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Public Sector Website Accessibility Legislation

Councils, educational establishments, government departments, and other public organisations are funded by taxpayers’ money. Due to this, the public sector is the industry which takes digital accessibility most seriously.

Accessibility is a fundamental human right. It is crucial that public sector websites and applications are accessible, as often, there are no other means of accessing the same resources on alternative platforms. Furthermore, people who may rely on the services provided by these websites, are often the ones who find them most challenging to access.  

When platforms aren’t built to be inclusive or written in a user-friendly manner, it results in people with disabilities, who may use assistive technology, from having equal access to vital information and services, stripping them of their rights. This is why all public sector organisations in the UK, have a legal requirement to ensure that their online spaces are compliant with government legislation. 

Understanding Public Sector Legislation

Building on existing regulations, which require organisations to make reasonable adjustments by providing alternative accessible formats, the accessibility legislation came into force for public sector bodies on 23 September 2018. A directive which was transferred into UK law, declaring that all websites, intranets, and applications are required to be perceivable, operable, understandable and robust. This means that all public sector organisations need to ensure that their digital services are easily accessible for everyone to navigate and interact with.

All public sector bodies have to meet the 2018 requirements, unless they are exempt.

These include:

  • Central government and local government organisations.
  • Some charities and other non-government organisations.

Even though this law came to pass, some public sector sites still aren’t meeting the correct criteria. In 2023, a study found that an average of 35.7% of government websites and 48.3% of education platforms still had accessibility errors on their homepage alone. If found to be breaching public sector legislation and the Equality Act 2010 this could result in legal action. 

What criteria do websites need to comply with to be deemed accessible in the public sector?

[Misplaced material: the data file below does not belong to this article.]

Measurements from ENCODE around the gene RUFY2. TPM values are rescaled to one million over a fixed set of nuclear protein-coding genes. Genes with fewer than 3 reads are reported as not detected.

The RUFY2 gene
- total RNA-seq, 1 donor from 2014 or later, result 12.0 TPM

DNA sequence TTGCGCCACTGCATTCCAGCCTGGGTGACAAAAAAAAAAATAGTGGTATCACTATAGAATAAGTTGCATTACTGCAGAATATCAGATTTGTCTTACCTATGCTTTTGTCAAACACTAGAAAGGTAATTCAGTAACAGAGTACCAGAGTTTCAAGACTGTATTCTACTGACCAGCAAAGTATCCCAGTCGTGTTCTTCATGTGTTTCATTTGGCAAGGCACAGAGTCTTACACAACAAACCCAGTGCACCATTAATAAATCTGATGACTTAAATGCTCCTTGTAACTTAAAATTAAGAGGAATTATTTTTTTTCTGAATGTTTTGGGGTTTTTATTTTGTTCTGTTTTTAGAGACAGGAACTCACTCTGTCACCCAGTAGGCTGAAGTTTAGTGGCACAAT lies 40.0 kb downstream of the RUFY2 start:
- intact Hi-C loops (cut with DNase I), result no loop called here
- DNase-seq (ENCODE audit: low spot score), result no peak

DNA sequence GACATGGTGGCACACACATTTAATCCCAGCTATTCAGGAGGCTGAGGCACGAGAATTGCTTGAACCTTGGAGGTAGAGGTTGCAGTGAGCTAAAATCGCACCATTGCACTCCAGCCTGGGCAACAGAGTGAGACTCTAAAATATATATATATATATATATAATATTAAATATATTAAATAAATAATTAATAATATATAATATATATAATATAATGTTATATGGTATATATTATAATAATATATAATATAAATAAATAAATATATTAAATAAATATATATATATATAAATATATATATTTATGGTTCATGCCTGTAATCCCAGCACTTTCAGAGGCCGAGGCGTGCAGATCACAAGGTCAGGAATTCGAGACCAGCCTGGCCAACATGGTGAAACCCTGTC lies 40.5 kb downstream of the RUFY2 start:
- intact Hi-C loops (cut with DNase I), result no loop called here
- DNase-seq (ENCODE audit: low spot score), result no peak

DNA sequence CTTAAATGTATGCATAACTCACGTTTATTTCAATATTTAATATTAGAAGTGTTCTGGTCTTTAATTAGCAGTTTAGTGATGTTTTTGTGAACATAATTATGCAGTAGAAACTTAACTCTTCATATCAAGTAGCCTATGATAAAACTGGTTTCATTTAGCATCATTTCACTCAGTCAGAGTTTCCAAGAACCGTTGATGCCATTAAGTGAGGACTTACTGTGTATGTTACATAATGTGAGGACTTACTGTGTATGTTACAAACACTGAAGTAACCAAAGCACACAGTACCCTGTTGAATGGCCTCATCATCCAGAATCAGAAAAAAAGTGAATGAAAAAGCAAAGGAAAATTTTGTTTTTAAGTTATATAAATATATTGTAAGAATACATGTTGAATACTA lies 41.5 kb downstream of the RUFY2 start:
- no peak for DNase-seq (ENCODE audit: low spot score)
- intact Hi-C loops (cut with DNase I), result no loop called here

Public sector website requirements are based on the Web Content Accessibility Guidelines (WCAG) that have been developed by the World Wide Web Consortium

These guidelines detail what is and what isn’t accessible. In WCAG, there are three-tiered conformance levels:

  • Level A: A basic standard of web accessibility has been met.
  • Level AA: An adequate standard of web accessibility has been met.
  • Level AAA: A fully accessible website.

To meet UK government web standards, websites and apps need to reach WCAG 2.2 Level AA standards.

However, there are certain content areas that may not need addressing. Areas such as:

  • Videos published before 23 September 2020.
  • PDF and other documents published before 23 September 2018.
  • Some map elements.
  • Third-party content that is not under your control. 

The need to provide an accessibility statement online

In addition to meeting WCAG standards, public sector bodies are also required to publish an accessibility statement on their platform. 

Accessibility statements are public information web pages. This area displays an organisation’s commitment to digital accessibility. More than this, it helps users with disabilities to understand what areas of a website are accessible. For example, it should state if certain site features or its documents are inaccessible with assistive technology. Therefore, it’s a website area that should be updated if and when online barriers are removed and is required to be reviewed annually. In turn, helping to assist all users to interact with your platform.

How to check if you are meeting Public Sector Legislation 

The Government Digital Service (GDS) monitors public sector bodies’ compliance on behalf of the Minister for the Cabinet Office. GDS does this by examining a sample of public sector websites and mobile apps every year. 

To ensure that you are compliant before being assessed, it is advised to perform accessibility website audit testing. Undertaking automated and manual testing can seek out accessibility barriers and provide you with a roadmap of required changes. This roadmap can then help in forming your accessibility statement and steer developers on what areas need addressing. These audits, if performed by a trusted expert like our own, can not only find errors hidden within your coding, but also assess the user experience for people who use assistive technologies on your platforms. Resulting in an enhanced user experience for all of your online audience.

Do you need support with digital accessibility?  

As leading accessibility experts in the industry, we are proud to have worked with several local authorities and pioneering institutions across the globe. Due to our commitment to supplying a quality, trusted service, HeX is named as a Crown Commercial Service supplier, being included on the Government’s G-Cloud 13. 

Every website that we create meets Web Content Accessibility Guidelines (WCAG) 2.2 Level AA as a standard. We also offer an inclusive end to end solution to all of your public sector digital accessibility needs

Our accessibility experts are here to help with any questions you may have to ensure that you become and remain compliant with web standards: 

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